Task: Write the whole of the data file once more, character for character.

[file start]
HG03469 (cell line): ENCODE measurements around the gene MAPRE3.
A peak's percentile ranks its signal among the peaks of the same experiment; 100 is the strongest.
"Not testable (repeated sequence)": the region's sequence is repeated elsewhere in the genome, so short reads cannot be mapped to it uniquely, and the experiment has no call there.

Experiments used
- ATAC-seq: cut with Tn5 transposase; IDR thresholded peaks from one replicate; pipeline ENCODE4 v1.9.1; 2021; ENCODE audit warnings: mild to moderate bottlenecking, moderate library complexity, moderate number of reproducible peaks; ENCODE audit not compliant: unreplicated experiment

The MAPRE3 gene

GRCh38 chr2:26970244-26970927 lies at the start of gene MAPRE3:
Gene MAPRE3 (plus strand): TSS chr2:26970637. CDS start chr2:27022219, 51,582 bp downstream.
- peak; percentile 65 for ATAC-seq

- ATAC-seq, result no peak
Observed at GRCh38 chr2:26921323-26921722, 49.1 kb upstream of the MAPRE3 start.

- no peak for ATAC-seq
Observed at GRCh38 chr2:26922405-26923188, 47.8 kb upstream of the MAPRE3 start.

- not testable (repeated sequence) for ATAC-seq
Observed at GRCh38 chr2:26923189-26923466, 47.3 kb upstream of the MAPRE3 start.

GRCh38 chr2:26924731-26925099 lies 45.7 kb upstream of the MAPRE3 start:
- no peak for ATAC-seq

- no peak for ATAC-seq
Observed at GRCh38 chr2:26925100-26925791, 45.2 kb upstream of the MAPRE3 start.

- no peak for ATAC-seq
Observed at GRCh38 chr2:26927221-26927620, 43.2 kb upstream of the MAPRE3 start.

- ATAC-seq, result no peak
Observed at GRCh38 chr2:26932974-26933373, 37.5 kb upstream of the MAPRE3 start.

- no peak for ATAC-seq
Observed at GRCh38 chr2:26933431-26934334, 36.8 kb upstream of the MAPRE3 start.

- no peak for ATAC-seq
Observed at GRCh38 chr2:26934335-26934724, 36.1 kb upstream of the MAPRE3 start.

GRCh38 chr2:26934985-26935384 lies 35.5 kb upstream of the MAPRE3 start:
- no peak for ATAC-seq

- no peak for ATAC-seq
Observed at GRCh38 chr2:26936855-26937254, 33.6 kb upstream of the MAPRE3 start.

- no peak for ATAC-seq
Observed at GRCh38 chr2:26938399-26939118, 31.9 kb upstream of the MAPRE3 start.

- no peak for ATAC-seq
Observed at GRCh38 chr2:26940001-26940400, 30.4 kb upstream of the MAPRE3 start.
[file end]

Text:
HG03469 (cell line): ENCODE measurements around the gene MAPRE3.
A peak's percentile ranks its signal among the peaks of the same experiment; 100 is the strongest.
"Not testable (repeated sequence)": the region's sequence is repeated elsewhere in the genome, so short reads cannot be mapped to it uniquely, and the experiment has no call there.

Experiments used
- ATAC-seq: cut with Tn5 transposase; IDR thresholded peaks from one replicate; pipeline ENCODE4 v1.9.1; 2021; ENCODE audit warnings: mild to moderate bottlenecking, moderate library complexity, moderate number of reproducible peaks; ENCODE audit not compliant: unreplicated experiment

The MAPRE3 gene

GRCh38 chr2:26970244-26970927 lies at the start of gene MAPRE3:
Gene MAPRE3 (plus strand): TSS chr2:26970637. CDS start chr2:27022219, 51,582 bp downstream.
- peak; percentile 65 for ATAC-seq

- ATAC-seq, result no peak
Observed at GRCh38 chr2:26921323-26921722, 49.1 kb upstream of the MAPRE3 start.

- no peak for ATAC-seq
Observed at GRCh38 chr2:26922405-26923188, 47.8 kb upstream of the MAPRE3 start.

- not testable (repeated sequence) for ATAC-seq
Observed at GRCh38 chr2:26923189-26923466, 47.3 kb upstream of the MAPRE3 start.

GRCh38 chr2:26924731-26925099 lies 45.7 kb upstream of the MAPRE3 start:
- no peak for ATAC-seq

- no peak for ATAC-seq
Observed at GRCh38 chr2:26925100-26925791, 45.2 kb upstream of the MAPRE3 start.

- no peak for ATAC-seq
Observed at GRCh38 chr2:26927221-26927620, 43.2 kb upstream of the MAPRE3 start.

- ATAC-seq, result no peak
Observed at GRCh38 chr2:26932974-26933373, 37.5 kb upstream of the MAPRE3 start.

- no peak for ATAC-seq
Observed at GRCh38 chr2:26933431-26934334, 36.8 kb upstream of the MAPRE3 start.

- no peak for ATAC-seq
Observed at GRCh38 chr2:26934335-26934724, 36.1 kb upstream of the MAPRE3 start.

GRCh38 chr2:26934985-26935384 lies 35.5 kb upstream of the MAPRE3 start:
- no peak for ATAC-seq

- no peak for ATAC-seq
Observed at GRCh38 chr2:26936855-26937254, 33.6 kb upstream of the MAPRE3 start.

- no peak for ATAC-seq
Observed at GRCh38 chr2:26938399-26939118, 31.9 kb upstream of the MAPRE3 start.

- no peak for ATAC-seq
Observed at GRCh38 chr2:26940001-26940400, 30.4 kb upstream of the MAPRE3 start.